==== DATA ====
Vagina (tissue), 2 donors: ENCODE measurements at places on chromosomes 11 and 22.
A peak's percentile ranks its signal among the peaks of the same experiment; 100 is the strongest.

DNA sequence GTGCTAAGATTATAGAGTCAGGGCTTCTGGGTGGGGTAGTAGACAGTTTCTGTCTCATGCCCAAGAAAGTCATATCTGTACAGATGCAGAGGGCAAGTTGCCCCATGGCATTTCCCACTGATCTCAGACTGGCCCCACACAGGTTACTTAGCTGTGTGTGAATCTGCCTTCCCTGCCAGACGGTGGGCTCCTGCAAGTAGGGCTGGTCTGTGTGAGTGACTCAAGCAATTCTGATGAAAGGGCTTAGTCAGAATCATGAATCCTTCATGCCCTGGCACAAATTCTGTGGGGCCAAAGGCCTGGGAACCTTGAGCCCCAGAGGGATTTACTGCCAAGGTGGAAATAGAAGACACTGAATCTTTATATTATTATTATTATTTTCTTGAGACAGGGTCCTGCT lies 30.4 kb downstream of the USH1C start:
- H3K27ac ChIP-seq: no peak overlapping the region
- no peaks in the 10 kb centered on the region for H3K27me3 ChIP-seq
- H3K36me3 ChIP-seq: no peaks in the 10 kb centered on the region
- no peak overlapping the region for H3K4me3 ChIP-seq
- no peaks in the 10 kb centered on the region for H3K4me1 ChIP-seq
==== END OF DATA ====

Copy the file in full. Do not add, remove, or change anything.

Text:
Vagina (tissue), 2 donors: ENCODE measurements at places on chromosomes 11 and 22.
A peak's percentile ranks its signal among the peaks of the same experiment; 100 is the strongest.

DNA sequence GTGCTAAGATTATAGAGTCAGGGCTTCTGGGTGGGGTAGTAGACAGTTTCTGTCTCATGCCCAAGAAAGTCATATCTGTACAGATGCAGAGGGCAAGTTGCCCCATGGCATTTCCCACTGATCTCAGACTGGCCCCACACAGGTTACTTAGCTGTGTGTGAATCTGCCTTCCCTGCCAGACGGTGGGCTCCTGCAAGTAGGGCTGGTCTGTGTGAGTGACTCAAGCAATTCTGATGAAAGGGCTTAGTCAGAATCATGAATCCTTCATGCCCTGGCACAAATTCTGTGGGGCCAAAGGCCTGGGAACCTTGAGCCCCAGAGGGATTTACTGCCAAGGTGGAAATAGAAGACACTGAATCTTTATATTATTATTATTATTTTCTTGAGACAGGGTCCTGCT lies 30.4 kb downstream of the USH1C start:
- H3K27ac ChIP-seq: no peak overlapping the region
- no peaks in the 10 kb centered on the region for H3K27me3 ChIP-seq
- H3K36me3 ChIP-seq: no peaks in the 10 kb centered on the region
- no peak overlapping the region for H3K4me3 ChIP-seq
- no peaks in the 10 kb centered on the region for H3K4me1 ChIP-seq